RATIONALE: Couples share distress as well as potential personal growth (PG) after a cancer diagnosis. It is essential for professionals to learn more about the ways couples cope together with adversity. Dyadic results may help to understand controversial results in the PG literature and inform clinicians in optimizing psychological support for couples.
OBJECTIVE: We examine the temporal and dyadic development of PG among patients and their intimate partners. In addition, life threat is examined as a potential factor influencing PG after cancer diagnosis.
METHODS: We assessed PG using the Personal Growth Inventory in a clinically representative, mixed-type and mixed-stage cancer cohort (N = 154 couples) 6 and 12 months after cancer diagnosis. Medical data on cancer diagnoses and treatments were collected from physicians. Actor-partner interdependence models were applied.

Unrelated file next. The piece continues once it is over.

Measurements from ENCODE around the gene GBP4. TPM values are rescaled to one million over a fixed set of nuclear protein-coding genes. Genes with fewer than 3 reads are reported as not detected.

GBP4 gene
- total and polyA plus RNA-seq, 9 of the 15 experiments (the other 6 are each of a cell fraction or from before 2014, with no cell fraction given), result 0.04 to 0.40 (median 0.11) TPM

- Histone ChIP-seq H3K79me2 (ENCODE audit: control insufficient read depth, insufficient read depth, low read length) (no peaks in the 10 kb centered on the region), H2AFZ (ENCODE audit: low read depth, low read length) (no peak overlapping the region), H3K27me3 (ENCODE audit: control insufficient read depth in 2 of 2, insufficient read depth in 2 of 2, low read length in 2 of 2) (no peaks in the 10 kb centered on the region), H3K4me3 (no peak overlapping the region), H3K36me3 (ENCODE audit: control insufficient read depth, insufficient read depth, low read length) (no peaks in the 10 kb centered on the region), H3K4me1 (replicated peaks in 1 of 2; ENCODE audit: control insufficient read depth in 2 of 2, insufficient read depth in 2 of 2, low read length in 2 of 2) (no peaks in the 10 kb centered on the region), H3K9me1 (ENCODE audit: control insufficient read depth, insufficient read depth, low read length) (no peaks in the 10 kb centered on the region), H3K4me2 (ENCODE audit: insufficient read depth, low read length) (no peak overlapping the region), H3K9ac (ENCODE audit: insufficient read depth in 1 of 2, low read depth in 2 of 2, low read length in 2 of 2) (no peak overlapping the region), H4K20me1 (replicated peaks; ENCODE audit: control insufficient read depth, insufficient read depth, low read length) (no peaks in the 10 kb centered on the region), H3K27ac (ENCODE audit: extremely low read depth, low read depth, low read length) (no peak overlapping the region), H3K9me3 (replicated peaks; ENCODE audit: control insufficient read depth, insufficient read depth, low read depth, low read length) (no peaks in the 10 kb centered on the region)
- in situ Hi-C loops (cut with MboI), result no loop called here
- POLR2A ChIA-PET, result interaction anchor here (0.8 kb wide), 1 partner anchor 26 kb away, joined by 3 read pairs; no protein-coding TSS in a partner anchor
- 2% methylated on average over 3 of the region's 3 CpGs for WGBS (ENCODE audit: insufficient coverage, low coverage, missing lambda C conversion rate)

RESULTS: PG was reported by patients and their partners. Women (either as patients or partners) reported more PG than male patients or partners. PG remained relatively stable over 6 months and was related to whether the patient was receiving curative or palliative treatment. Female patients experienced less PG 6 months after the cancer diagnosis and if treatment was curative. Male patients experienced less PG if their partners experienced PG, and the treatment was curative.
CONCLUSIONS: Dyadic growth is a phenomenon not limited to breast cancer or female patient couples and may represent a form of dyadic coping. Patients and partners seem to develop individual and dyadic growth, depending on a combination of gender and life threat. Psycho-oncology services may want to promote both couple level coping and support in order to optimize cancer care.